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‘As I’ve gotten older, I have a hard time focusing:’ Why Phil Mickelson is struggling

Phil Mickelson

Phil Mickelson had just bogeyed two of his last three holes at the Valspar Championship to miss the cut by a stroke, he hasn’t had a top 10 since last August, and his press conference afterward sounded like it.  

Talk about your day out there, the first questioner said. 

“I had an enjoyable day. It’s a good golf course, and I enjoyed the challenge of playing it,” Mickelson answered. 

Anything particular you felt went wrong coming in, the questioner asked. 

“I felt like what?” Mickelson answered. 

Anything particular you felt went wrong coming in the last few holes,” the questioner asked again. 

“Not really,” Mickelson answered. 

You’re planning to play next week, Wells Fargo, the questioner said. What else is on the calendar?

“I’ll play there and the PGA, for sure,” Mickelson answered. 

Any plans for Champions Tour coming up, the questioner asked. 

“Not in the foreseeable — nothing foreseeable,” Mickelson answered. 

Granted, Mickelson wasn’t being asked for his thoughts on the first 100 days of the Joe Biden presidency. But this is Phil. He muses even on the mundane. Something was off.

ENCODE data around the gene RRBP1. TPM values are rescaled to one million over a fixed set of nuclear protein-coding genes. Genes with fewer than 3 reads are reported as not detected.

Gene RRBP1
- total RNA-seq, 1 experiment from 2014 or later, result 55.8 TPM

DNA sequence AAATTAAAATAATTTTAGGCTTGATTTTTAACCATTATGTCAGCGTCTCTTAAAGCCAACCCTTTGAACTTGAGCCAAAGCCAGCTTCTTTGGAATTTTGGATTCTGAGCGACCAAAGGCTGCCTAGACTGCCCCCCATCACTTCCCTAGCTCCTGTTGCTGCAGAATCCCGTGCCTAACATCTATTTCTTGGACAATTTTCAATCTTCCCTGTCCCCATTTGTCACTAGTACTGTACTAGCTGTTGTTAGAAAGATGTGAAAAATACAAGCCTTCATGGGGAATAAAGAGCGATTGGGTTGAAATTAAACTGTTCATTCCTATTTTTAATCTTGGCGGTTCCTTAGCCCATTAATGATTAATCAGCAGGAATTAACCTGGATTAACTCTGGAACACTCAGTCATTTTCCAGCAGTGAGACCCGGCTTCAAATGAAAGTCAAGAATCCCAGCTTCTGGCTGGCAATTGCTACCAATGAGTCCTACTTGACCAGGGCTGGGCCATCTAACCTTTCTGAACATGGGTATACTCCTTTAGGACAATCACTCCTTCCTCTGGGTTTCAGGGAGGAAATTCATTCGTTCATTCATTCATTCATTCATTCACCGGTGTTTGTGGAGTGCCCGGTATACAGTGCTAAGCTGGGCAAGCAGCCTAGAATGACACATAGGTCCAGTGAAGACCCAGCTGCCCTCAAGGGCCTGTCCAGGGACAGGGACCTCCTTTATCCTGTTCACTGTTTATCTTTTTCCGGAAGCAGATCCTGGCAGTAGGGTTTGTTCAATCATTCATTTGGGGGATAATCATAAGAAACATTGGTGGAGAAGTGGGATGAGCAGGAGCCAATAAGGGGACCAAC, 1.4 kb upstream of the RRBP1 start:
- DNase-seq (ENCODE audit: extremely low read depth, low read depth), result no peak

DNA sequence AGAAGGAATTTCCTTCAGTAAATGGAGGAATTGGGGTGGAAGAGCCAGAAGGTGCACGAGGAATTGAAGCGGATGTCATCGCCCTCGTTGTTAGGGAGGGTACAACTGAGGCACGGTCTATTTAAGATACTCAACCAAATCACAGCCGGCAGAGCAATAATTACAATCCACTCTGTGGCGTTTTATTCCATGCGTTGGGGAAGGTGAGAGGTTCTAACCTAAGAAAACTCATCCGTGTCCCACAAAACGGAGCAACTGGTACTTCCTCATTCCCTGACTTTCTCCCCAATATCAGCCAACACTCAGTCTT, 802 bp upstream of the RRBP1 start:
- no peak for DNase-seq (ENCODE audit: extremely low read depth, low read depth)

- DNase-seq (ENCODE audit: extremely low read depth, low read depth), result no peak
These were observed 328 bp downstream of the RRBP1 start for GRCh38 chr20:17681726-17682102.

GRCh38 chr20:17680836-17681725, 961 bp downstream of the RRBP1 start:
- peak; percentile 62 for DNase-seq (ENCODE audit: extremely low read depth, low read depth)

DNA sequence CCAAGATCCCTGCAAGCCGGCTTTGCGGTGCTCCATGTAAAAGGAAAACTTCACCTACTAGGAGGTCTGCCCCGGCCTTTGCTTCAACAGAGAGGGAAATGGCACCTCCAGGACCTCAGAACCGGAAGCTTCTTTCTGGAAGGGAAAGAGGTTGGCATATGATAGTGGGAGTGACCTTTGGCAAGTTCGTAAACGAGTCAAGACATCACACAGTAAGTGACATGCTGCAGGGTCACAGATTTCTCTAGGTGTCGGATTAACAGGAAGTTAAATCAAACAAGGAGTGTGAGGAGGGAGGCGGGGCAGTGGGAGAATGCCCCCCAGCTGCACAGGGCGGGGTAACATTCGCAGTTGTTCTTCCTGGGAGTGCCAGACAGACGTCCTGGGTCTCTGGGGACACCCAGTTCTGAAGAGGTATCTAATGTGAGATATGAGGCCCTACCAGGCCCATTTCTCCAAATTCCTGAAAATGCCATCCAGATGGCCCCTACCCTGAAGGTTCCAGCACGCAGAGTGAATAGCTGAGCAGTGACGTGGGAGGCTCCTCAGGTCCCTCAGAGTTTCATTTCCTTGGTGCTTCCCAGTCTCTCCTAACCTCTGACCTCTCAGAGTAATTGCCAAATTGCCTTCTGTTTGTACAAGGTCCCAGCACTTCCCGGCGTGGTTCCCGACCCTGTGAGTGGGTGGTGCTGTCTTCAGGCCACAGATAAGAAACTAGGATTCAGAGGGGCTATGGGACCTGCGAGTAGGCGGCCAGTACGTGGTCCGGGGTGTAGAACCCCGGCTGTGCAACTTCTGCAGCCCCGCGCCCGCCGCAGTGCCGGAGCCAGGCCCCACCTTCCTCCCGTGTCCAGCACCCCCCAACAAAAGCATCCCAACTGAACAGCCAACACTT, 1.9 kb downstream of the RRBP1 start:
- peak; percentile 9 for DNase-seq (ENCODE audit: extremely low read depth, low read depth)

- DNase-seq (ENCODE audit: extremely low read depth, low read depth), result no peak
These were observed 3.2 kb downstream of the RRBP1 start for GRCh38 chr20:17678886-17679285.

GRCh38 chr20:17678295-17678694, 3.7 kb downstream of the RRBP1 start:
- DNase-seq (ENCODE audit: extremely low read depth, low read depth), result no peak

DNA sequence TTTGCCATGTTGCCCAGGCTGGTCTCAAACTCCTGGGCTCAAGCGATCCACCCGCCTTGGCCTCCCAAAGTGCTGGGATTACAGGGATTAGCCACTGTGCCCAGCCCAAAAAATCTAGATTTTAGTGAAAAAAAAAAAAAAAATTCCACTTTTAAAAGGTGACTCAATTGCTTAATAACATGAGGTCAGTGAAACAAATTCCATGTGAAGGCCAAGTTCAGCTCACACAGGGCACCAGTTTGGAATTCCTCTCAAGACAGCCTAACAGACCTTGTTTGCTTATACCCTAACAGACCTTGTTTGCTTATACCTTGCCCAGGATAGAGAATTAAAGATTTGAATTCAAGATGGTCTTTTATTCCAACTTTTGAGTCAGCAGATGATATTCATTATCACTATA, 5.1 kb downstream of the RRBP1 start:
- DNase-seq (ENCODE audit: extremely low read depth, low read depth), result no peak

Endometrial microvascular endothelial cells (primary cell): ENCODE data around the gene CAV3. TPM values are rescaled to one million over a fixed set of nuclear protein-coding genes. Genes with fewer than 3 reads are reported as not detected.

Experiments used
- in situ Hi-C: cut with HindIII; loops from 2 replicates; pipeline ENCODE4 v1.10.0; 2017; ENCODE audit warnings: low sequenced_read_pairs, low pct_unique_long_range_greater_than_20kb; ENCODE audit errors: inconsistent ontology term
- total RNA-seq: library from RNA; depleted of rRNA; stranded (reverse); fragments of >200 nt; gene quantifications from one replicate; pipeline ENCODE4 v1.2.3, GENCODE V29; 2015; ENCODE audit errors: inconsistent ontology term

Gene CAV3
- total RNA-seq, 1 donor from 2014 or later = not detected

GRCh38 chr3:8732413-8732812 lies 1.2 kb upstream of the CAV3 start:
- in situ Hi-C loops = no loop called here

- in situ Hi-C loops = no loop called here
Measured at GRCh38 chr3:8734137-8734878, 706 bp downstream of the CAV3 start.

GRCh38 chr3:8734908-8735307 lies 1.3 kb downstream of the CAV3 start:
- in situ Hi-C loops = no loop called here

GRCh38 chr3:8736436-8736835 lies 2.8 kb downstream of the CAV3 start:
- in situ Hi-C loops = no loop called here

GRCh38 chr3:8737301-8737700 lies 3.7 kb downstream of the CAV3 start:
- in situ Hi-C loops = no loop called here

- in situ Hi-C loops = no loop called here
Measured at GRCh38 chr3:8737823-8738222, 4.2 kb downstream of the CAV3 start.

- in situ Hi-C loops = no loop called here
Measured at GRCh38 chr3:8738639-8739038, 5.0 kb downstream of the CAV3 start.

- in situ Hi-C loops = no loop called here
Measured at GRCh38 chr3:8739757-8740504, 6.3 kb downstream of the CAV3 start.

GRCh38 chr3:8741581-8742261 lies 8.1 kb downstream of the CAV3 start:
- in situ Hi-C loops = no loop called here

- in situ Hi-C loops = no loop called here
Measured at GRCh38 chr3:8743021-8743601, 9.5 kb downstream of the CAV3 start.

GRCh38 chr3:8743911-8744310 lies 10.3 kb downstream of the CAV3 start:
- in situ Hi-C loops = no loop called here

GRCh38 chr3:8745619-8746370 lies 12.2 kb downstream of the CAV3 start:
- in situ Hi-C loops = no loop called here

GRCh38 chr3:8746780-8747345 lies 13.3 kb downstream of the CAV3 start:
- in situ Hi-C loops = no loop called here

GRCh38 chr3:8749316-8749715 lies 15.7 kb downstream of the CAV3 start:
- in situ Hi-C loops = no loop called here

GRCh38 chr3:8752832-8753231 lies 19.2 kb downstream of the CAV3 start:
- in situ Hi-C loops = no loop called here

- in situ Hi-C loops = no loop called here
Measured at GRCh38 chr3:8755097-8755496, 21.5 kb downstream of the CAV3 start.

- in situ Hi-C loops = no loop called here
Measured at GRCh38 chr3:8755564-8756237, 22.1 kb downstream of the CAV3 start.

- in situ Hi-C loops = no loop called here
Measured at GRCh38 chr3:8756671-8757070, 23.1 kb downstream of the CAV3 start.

Then came the next question. Another softball — what do you take out of today’s round? The 50-year-old five-time major champion really didn’t answer it. But his response likely answered more. 

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“I know what my problem is,” he said. “I’m not physically able to keep my focus. As I’ve gotten older, I have a hard time focusing. And that’s my challenge right now, and I’m trying to come up with — I’m trying all different things to be able to elongate my ability to stay focused or to refocus. 

“But when I get called off shots, like cellphones ringing or people yelling or something, my physical ability to refocus, to back away and then refocus and so forth, I’m not able — I’m physically not able to do it right now.”

That was more than “I had an enjoyable day.”

When asked for specifics, Mickelson said it happens sporadically. He pointed to the Masters at the start of the month. He tied for 21st. But on Thursday, he played holes 7 through 12 at four over. On Friday, he opened with two straight bogeys. “I just kind of go mind numb and my ability to regain focus has been the biggest challenge as I’ve gotten older,” he said.

In three weeks, as he mentioned, he will play in the PGA. In June, he hopes to play in the U.S. Open, in his hometown of San Diego, though he still hasn’t qualified. Though he said he’s met “with a lot of people and trying to figure this out,” he’s aware this all may be difficult to answer before then. 

Is he closer or farther away after this week, he was asked later in the post-round interview.

“I don’t know. I don’t know.”

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